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Re: CSS2.x fixed table layout

From: Rijk van Geijtenbeek <rijk@iname.com>
Date: Sat, 5 Oct 2002 20:40:37 +0200
Message-ID: <10333073763.20021005204037@iname.com>
To: www-style@w3.org

Hello Eric,

On Friday, October 4, 2002 you wrote:


>     I'm a little unclear about how fixed-layout tables are supposed to 
> behave in CSS2 and CSS2.1 (the wording's basically the same between 
> the two), section 17.5.2.  It comes to this: in the absence of 
> explicitly declared column elements, or styles assigned to column 
> elements, do table cells count for the purposes of calculating column 
> element widths, or can cells protrude from their columns?

If column elements are not explicitly added (with COL or COLGROUP or
other elements declared to be "table-column" or "table-column-group"),
what else is a column but the cells that it represents?

The spec says:

<quote>
1. A column element with a value other than 'auto' for the
'width'property sets the width for that column.

2. Otherwise, a cell in the first row with a value other than 'auto'
for the 'width'property sets the width for that column. If the cell
spans more than one column, the width is divided over the columns.
</quote>

I don't read here that this only applies to table cells to belong to
an explicitly declared column. Why shouldn't this apply to the
implicit columns that make the cell grid?

> I'm not aware of any language that says one way or the other,

In 17.5.1:

4. A column group box occupies the same grid cells as the columns it
contains.

6. A cell box cannot extend beyond the last row box of a
table or row-group; the user agents must shorten it until it fits.

> and we do have precedent for elements being visually wider than
> their parents.

Hmm... the content of an element may overflow its width in some cases,
but the element in question has not become wider. Nor does it become
smaller if there are floating elements inside it.

>     Is this covered by the restriction that table cells can't have 
> margins, and thus can't have negative margins, and thus can't 
> protrude?  If so, what happens when a column is set to have a width 
> of 100px and a cell within the column has a width of 150px-- does the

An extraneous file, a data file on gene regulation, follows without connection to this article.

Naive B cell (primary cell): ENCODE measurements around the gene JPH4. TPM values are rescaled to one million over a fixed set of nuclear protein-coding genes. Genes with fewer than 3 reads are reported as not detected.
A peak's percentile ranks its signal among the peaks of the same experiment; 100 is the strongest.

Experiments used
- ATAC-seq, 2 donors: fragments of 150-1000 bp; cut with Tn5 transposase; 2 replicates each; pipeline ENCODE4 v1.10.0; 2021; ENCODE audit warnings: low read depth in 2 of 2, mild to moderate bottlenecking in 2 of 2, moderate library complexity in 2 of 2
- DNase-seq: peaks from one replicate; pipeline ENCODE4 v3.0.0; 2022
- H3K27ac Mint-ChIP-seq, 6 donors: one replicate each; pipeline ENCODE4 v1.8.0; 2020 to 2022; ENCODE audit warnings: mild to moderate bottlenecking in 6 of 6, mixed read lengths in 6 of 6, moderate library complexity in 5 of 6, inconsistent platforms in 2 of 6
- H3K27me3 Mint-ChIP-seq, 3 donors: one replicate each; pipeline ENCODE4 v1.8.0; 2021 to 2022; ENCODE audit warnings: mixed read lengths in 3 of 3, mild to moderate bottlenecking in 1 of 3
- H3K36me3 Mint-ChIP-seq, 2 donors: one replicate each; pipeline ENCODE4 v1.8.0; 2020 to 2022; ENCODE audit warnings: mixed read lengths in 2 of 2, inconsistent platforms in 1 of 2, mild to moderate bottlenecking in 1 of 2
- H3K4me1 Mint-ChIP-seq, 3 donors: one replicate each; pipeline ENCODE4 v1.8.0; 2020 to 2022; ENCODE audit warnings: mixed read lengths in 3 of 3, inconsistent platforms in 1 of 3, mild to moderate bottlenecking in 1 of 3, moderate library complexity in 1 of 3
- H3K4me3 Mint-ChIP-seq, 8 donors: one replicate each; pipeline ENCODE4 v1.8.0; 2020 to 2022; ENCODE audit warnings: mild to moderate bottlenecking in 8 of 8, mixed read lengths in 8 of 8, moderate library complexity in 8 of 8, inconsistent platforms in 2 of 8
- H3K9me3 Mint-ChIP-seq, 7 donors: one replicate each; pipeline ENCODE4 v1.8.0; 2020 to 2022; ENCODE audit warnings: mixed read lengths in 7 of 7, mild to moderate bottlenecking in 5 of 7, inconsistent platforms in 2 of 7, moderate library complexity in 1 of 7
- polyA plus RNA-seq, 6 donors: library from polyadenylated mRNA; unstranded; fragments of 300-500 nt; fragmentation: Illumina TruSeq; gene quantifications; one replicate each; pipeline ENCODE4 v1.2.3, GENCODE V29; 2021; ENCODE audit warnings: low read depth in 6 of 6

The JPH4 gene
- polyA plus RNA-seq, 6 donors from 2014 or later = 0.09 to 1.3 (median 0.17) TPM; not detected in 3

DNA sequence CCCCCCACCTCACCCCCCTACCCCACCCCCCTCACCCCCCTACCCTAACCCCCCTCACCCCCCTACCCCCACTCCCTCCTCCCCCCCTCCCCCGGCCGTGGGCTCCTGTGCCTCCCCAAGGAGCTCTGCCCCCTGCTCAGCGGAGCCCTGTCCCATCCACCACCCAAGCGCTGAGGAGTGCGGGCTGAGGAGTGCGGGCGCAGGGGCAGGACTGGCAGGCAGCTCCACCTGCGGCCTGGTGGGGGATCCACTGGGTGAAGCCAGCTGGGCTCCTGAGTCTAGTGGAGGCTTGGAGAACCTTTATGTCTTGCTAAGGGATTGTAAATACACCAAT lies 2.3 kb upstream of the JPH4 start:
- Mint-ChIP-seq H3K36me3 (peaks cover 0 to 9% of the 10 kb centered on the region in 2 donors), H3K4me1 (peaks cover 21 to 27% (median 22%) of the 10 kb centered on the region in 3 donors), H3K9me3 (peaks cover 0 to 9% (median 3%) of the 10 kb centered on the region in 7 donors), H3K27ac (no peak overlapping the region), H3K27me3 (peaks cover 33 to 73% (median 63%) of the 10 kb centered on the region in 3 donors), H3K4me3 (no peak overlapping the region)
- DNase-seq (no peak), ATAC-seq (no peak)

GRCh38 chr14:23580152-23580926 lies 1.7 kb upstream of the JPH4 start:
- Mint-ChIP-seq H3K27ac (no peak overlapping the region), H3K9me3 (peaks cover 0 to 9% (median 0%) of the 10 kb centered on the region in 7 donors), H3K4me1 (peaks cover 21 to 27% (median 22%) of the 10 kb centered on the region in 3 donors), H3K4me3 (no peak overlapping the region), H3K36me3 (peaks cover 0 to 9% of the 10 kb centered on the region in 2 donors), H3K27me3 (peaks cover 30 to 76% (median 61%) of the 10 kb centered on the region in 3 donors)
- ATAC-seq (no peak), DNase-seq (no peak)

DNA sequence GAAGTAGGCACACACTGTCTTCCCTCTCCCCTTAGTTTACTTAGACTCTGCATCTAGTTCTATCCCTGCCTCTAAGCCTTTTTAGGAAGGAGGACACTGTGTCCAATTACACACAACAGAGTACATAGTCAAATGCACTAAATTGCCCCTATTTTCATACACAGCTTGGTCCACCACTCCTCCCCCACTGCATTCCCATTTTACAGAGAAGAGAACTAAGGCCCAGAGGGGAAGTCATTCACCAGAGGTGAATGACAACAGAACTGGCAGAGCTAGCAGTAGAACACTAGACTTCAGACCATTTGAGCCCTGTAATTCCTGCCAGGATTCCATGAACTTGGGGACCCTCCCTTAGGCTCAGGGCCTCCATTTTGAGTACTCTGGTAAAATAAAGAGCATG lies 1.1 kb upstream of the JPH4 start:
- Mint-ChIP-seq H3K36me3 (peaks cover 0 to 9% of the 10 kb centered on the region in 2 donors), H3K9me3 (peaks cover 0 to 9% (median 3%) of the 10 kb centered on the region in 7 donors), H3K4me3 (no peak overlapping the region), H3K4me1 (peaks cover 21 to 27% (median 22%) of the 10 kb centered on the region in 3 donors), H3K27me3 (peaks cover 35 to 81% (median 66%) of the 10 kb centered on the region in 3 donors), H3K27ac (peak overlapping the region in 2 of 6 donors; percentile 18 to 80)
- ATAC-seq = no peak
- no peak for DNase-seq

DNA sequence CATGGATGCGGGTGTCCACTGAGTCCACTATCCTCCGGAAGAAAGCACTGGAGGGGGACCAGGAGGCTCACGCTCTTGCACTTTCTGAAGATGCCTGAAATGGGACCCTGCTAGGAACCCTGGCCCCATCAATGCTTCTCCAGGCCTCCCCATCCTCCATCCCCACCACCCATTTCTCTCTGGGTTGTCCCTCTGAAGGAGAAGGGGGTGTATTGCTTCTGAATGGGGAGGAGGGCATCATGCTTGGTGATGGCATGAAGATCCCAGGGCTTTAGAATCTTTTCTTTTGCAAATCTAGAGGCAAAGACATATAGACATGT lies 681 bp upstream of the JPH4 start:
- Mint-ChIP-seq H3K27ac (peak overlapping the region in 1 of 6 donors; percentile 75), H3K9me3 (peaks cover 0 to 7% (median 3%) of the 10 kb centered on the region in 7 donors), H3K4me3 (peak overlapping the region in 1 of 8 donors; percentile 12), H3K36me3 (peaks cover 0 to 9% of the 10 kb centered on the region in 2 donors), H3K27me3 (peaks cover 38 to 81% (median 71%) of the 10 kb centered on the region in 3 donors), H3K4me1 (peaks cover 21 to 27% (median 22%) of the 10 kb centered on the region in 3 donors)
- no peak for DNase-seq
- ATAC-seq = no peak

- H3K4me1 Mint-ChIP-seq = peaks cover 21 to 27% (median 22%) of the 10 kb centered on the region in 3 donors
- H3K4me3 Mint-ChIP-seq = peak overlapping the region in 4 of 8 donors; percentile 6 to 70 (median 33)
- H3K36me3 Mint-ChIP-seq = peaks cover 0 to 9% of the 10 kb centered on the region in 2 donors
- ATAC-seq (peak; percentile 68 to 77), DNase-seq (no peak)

> cell shrink, or the column grow?

In the 'fixed' table-layout model, I would expect the cell to shrink
(and maybe offer an overflow mechanism, for example the contents runs
over the table cell border, or scrollbars appear). This is not what
happens in current browsers though.

>     So I guess my question is actually about how cells and columns 
> interact; once that's answered, I can figure out how fixed-layout 
> tables will behave.  Oops, one other question: is only the first row 
> of a fixed-layout table used to determine widths, or are all rows 
> considered?

Only the first row, as the spec says. See the quote above. Once the
first row has been received, all necessary data to calculate the
column widths for the fixed layout model is available.

Except of course for that nagging case Boris posted.



BTW, I found a little weirdness. Section 17.2 describes the display
values for table elements:

  table-column(In HTML: COL)

Specifies that an element describes a column of cells.

  table-column-group(In HTML: COLGROUP)
  
Specifies that an element groups one or more columns.


But in HTML 4, the COL element can span several columns if you use the
'span' attribute, so it is also a tablecolumn-grouping element.



Greetings,  Rijk                            mailto:rijk@iname.com

Mot du Jour:
Fact is solidified opinion.
Received on Saturday, 5 October 2002 14:36:58 GMT

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